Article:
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Tuesday, October 29, 2013

2014 RACES: Vancouver+, Squamish, Whistler

Here's a list of Races and Dates for the 2014 Season.
As I get more information or confirmed dates, I will update the specifics.

RD's, if you have a race you want posted, drop me a message and I'll post it up!

March 8: MM Dirty Duo

March 15: SQ50 Orientation Run - Registered

March 23 (date change): CMTS Cap Crusher - Running

April 5: Diez Vista 50k Ultra - Registered

April 6: MM Run Fred Run (Formerly My First Trail Race)

April 20: SQ50 Orientation Run - Registered

May 10: 5Peaks Golden Ears - Registered

May 25: MM Iron Knee / Tender Knee - Running

May 31: CMTS Survival of the Fittest

June 1: SQ50 Orientation Run - Registered

June 7: 5Peaks Alice Lake

June 22: SQ50 Orientation Run - Registered

June 23: MMComfortably Numb (exact Date TBD)

June 21 (date change): CMTS Buck 'n Hell - Registered

July 12: Knee Knacker - Volunteering

July 26: 5Peaks Cypress  - Cheer Squad

Aug 15,16, 17 (Date Change!): CMTS Trail Festival & Squamish 50 - Registered (50k)

Aug 15, 16, 17: MM Fat Dog 100

August 23: 5Peaks Whistler

Sept 14 (CANCELLED): Meet Your Maker 50mile Ultra - Registered

Sept 27: 5Peaks Buntzen Lake - Running

Sept 28: Rubble Creek

Oct 26: MM Hallow's Eve - Running

Nov 16: MM The Phantom Run

Monday, October 28, 2013

Hallow's Eve 2013: Guest Blogger Ms. Marvel

Translated from English

Half Start Line!
This blog is brought to you by my super amazing wife, who has revealed her secret identity of Ms. Marvel. This was her first long distance trail race! Here goes:
Ms. Marvel . . . with a flapping cape indoors!!
Simone: I'm not a blogger, you just have to ask me the blogging questions! Wait, I'm looking up the map.

Ed: Were you nervous?
Simone: So, I wasn't really nervous going into the race. I was more nervous of the hill leading to the graveyard than anything else. Because last time I ran that I couldn't get all the way up [laughing].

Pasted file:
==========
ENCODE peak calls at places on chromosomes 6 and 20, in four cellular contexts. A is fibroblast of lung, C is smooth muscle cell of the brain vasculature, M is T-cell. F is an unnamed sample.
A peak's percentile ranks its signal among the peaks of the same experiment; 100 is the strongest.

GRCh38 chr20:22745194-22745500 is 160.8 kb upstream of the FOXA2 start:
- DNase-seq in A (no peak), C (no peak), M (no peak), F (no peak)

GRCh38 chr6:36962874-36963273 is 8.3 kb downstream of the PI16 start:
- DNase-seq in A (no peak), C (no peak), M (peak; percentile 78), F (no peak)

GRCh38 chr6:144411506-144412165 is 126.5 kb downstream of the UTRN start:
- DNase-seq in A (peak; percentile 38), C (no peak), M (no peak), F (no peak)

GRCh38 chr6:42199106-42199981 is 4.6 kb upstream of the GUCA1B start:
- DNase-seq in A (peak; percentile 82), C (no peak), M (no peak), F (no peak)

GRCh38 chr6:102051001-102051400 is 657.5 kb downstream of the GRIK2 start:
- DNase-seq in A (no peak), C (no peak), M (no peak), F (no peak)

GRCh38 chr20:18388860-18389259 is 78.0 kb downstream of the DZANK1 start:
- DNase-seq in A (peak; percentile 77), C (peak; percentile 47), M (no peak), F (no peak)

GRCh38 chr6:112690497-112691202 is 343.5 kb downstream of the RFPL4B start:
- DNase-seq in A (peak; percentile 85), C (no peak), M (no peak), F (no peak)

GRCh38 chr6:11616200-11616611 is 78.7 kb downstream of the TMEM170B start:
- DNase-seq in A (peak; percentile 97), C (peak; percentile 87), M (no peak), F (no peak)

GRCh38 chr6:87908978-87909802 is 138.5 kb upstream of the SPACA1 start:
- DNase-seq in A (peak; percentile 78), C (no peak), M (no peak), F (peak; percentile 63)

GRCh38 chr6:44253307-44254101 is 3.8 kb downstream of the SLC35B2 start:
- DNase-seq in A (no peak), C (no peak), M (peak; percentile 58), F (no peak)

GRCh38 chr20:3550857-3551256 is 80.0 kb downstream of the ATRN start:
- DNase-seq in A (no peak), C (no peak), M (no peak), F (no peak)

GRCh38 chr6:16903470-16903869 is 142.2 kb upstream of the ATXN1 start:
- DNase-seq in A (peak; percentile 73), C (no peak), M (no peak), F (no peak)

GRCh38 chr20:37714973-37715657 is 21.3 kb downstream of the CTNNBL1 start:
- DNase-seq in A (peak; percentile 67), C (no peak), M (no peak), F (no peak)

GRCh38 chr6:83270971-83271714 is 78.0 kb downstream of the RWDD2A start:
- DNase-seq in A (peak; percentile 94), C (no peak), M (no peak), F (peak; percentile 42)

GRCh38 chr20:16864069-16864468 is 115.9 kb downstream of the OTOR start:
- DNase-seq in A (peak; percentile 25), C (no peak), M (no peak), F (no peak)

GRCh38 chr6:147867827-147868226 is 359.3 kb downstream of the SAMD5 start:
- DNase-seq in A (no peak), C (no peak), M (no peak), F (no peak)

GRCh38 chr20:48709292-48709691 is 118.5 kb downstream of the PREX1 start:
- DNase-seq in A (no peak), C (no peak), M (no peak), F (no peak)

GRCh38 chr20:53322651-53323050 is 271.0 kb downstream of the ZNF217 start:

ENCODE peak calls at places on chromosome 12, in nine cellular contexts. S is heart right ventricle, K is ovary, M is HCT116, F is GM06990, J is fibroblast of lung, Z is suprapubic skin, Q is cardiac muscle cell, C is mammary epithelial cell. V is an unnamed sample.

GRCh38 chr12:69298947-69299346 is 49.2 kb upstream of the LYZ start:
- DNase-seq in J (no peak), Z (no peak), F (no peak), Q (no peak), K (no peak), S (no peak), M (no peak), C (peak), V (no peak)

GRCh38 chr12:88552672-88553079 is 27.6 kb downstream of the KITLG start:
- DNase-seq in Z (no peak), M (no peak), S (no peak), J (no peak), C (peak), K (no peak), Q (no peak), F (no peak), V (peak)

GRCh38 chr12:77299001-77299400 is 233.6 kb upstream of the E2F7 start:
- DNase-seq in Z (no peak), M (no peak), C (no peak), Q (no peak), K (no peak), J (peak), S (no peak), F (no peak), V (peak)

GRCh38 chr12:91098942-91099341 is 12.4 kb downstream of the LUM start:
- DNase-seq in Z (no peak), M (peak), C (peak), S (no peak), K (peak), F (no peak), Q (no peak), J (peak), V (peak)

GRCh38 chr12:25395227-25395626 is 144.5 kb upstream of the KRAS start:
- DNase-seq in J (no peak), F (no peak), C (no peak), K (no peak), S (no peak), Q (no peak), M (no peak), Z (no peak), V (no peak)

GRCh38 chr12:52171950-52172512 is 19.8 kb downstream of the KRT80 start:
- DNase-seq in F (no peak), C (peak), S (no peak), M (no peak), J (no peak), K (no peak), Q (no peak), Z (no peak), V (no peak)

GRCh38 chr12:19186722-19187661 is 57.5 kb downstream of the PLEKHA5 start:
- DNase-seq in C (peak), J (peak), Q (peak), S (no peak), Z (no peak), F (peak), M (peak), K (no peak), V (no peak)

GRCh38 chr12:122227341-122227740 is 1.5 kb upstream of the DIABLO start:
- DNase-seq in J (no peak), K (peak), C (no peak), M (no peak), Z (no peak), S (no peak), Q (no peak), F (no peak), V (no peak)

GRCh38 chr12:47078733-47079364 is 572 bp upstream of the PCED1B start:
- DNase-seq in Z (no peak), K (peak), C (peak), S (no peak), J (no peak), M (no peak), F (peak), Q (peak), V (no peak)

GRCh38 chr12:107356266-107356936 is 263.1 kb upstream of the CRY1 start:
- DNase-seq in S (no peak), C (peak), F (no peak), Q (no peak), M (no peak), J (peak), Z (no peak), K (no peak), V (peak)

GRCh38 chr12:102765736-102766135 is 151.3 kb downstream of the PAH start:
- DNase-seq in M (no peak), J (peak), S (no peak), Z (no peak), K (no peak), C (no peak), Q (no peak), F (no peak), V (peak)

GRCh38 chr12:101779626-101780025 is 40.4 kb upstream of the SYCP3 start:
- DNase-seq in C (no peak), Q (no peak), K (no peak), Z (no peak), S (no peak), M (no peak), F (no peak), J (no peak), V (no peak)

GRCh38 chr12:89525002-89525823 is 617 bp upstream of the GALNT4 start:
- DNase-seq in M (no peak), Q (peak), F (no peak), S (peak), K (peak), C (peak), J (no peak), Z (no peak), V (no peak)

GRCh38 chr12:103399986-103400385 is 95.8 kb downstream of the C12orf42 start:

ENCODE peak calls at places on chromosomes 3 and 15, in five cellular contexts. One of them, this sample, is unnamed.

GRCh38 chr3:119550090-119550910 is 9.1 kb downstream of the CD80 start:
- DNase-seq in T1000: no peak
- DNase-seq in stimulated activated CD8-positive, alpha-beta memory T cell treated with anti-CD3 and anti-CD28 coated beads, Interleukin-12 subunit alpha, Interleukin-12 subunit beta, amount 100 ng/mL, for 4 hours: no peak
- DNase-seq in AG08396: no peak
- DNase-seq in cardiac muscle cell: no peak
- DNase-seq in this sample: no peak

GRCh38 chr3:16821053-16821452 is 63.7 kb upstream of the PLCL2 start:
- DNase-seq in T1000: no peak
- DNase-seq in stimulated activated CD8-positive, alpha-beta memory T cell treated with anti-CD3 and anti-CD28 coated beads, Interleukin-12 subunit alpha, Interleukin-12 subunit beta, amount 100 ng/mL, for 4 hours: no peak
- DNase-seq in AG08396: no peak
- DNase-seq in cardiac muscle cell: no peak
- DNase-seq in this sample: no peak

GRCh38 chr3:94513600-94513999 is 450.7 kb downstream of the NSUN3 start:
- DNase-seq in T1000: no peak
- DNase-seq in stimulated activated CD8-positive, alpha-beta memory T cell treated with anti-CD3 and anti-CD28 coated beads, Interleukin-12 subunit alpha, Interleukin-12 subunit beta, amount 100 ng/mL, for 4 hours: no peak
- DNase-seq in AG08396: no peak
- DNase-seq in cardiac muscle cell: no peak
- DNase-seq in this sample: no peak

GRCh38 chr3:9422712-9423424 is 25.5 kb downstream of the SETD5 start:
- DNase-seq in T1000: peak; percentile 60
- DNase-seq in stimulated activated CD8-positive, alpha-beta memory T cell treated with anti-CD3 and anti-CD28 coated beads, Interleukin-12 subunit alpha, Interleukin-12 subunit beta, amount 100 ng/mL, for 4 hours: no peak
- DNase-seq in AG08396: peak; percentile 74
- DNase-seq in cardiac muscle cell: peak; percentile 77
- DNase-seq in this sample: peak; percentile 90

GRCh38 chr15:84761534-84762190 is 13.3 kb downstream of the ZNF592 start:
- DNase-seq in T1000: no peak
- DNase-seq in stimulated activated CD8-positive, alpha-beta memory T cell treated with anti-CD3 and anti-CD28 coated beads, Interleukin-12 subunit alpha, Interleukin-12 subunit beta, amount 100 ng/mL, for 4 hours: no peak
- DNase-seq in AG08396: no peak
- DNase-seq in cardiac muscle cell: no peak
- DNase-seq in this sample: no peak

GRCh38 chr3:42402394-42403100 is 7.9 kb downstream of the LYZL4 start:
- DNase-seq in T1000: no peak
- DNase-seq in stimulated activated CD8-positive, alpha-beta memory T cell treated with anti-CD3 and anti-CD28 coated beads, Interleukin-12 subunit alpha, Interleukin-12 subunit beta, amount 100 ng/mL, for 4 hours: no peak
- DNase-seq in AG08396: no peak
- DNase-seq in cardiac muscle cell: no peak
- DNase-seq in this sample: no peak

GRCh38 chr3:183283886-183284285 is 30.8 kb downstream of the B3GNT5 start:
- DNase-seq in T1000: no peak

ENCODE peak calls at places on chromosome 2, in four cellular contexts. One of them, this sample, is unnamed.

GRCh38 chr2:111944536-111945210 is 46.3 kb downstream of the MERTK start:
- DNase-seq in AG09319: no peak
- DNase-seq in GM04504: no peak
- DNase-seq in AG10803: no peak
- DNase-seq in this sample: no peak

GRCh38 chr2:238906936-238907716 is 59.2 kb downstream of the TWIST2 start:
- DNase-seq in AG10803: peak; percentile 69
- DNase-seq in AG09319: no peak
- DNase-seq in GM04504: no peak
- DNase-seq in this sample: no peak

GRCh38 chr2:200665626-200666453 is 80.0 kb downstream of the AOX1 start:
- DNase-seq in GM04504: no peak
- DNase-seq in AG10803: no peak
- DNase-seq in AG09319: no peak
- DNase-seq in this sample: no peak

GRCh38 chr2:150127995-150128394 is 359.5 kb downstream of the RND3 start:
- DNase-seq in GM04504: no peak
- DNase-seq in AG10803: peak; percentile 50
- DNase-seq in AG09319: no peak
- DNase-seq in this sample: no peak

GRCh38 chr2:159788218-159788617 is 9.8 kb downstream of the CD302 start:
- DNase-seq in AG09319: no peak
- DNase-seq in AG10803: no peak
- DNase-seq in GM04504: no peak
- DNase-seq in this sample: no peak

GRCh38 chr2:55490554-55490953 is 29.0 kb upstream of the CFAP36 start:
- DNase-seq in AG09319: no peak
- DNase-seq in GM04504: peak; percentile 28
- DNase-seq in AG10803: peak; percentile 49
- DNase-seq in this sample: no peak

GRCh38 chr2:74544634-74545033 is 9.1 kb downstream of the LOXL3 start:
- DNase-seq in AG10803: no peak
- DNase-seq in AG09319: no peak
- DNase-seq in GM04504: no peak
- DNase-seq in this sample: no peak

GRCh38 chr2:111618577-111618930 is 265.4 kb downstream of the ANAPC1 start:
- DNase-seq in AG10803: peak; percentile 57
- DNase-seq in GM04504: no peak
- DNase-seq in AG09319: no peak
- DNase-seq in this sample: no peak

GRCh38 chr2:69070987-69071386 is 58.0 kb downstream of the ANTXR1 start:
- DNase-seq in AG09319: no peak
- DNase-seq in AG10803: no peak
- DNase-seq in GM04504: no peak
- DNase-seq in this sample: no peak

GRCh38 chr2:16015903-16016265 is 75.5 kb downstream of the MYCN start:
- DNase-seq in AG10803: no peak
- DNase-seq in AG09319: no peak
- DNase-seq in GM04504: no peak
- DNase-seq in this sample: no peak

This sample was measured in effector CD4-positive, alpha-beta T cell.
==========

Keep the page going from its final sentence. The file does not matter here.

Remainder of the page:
Ed: What about your training?
Simone: My training had lots of road training, but I would have liked to have been more on the trails. The hill repeats on Burnaby Mountain trails gave me a sense of how hard I should be going.
Building up my mileage during the week despite being on the road made me feel more confident in how to run without needing to stop.  The final training session of the 14k on the Sunday previous was helpful because I could finally get a sense of what the course was, where to push, and break it down so I didn't push too hard too soon.

Ed: So you're lined at the start, what are you thinking?
Simone: I was trying to control my feelings. To not be nervous and not get excited. Maintain my cool.

Shanthi, Simone and Elaine
Ed: The countdown starts, and the race begins, how was the first section?
Simone: Easier than I thought. I was nervous about that hill for nothing. It was over quicker than I thought and from what I remember last time I ran it (beginning of 2013).

Ed: What was your fueling strategy?
Simone: Maximum of three shot blocks on the race supplemented with water. Sips of Vitargo S2 Orange flavor whenever I needed it. And some sweet potato to get the sweetness out of my mouth.